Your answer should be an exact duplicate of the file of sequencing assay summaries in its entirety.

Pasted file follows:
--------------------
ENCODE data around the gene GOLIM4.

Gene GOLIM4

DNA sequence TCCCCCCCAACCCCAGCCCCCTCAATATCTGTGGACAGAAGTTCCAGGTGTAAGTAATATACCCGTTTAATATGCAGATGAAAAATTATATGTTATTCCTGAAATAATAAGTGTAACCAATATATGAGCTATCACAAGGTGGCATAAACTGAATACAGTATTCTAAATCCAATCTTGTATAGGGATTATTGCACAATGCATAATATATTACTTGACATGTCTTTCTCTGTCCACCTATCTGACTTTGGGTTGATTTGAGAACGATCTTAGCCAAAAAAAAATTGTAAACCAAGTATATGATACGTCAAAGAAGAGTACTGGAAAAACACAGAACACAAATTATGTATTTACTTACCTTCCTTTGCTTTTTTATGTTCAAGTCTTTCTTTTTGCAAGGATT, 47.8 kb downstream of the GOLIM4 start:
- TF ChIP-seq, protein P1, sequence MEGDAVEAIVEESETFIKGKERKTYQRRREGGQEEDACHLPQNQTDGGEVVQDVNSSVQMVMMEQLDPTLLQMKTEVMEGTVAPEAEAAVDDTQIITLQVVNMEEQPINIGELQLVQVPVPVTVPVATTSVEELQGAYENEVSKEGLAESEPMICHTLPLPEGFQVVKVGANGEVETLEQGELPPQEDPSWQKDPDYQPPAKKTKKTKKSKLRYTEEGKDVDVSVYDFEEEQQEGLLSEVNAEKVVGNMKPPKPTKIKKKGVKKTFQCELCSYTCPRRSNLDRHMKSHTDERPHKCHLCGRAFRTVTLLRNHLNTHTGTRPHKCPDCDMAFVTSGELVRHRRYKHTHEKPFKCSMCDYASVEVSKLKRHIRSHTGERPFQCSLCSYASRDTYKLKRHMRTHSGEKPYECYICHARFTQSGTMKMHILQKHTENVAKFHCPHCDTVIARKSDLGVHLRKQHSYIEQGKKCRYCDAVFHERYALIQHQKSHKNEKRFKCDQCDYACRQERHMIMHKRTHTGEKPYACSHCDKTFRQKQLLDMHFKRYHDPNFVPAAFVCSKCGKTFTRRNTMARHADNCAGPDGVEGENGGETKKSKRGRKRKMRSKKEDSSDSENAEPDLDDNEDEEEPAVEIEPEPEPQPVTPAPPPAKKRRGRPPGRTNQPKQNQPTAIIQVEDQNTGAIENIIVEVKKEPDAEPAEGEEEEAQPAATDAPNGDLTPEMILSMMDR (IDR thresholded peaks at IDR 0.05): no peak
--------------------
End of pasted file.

ENCODE data around the gene GOLIM4.

Gene GOLIM4

DNA sequence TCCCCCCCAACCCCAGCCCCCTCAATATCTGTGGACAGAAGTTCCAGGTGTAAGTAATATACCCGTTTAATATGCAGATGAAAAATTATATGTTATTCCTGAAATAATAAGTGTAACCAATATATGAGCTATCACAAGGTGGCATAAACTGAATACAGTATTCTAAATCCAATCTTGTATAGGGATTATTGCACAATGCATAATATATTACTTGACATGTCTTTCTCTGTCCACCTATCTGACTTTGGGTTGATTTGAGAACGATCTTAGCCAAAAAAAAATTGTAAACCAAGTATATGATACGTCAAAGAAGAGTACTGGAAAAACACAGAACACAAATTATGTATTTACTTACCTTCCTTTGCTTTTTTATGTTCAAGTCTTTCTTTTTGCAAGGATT, 47.8 kb downstream of the GOLIM4 start:
- TF ChIP-seq, protein P1, sequence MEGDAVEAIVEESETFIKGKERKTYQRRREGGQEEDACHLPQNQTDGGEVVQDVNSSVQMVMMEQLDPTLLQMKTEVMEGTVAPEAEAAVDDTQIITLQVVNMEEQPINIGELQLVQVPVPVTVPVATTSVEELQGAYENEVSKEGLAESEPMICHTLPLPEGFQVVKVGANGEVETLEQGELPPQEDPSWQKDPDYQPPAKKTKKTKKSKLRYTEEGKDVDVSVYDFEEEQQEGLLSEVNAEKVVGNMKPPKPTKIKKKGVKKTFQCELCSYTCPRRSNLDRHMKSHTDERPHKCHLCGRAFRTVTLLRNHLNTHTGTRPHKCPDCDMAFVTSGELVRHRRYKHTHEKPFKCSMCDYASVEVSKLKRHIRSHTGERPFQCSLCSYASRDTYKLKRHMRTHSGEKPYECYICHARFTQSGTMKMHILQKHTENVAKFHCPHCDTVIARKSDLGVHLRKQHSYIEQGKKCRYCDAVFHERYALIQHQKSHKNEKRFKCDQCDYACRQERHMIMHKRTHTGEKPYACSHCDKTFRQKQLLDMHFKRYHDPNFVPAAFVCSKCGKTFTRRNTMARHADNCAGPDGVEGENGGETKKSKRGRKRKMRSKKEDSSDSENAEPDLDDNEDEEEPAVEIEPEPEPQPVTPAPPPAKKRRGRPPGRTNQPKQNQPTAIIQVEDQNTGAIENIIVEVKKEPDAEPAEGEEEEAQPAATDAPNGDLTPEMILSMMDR (IDR thresholded peaks at IDR 0.05): no peak